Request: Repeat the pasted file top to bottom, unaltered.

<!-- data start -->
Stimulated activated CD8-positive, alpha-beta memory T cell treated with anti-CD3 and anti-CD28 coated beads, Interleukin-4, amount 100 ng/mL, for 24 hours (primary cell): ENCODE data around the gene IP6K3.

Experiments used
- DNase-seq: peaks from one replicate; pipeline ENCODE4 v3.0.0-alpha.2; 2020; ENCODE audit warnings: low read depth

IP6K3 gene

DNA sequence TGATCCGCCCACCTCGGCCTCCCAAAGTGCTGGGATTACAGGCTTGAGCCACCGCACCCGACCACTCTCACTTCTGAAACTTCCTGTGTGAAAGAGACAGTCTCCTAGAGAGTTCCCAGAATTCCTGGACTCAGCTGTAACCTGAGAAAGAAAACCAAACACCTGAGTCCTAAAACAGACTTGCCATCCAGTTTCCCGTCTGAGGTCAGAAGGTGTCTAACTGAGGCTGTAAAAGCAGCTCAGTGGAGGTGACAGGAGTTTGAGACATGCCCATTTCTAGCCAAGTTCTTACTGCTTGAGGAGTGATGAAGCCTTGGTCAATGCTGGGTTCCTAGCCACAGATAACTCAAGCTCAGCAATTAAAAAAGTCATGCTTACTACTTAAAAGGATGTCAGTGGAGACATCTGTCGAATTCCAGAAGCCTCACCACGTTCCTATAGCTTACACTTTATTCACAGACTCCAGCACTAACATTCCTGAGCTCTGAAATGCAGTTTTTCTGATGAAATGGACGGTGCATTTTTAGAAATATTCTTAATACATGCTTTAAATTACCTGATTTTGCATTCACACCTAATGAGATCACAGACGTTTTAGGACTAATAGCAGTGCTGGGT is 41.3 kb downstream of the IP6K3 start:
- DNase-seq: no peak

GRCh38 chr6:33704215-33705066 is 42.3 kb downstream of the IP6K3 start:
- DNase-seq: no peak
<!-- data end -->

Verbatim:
Stimulated activated CD8-positive, alpha-beta memory T cell treated with anti-CD3 and anti-CD28 coated beads, Interleukin-4, amount 100 ng/mL, for 24 hours (primary cell): ENCODE data around the gene IP6K3.

Experiments used
- DNase-seq: peaks from one replicate; pipeline ENCODE4 v3.0.0-alpha.2; 2020; ENCODE audit warnings: low read depth

IP6K3 gene

DNA sequence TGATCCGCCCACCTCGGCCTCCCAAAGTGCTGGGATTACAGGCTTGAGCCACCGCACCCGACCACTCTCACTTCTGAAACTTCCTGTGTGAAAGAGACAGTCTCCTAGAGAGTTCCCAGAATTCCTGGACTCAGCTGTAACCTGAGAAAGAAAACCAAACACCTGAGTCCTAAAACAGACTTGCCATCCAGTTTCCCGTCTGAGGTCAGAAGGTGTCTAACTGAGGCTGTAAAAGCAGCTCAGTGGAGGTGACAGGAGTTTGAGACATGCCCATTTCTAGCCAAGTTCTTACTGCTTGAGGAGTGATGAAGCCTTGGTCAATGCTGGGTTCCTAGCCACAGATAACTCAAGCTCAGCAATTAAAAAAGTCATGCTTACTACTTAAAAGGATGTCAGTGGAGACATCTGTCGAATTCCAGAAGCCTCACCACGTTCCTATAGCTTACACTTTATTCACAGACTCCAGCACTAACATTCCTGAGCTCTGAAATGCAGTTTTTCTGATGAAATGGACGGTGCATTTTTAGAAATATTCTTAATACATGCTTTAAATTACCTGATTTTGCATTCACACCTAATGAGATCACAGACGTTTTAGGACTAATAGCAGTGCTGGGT is 41.3 kb downstream of the IP6K3 start:
- DNase-seq: no peak

GRCh38 chr6:33704215-33705066 is 42.3 kb downstream of the IP6K3 start:
- DNase-seq: no peak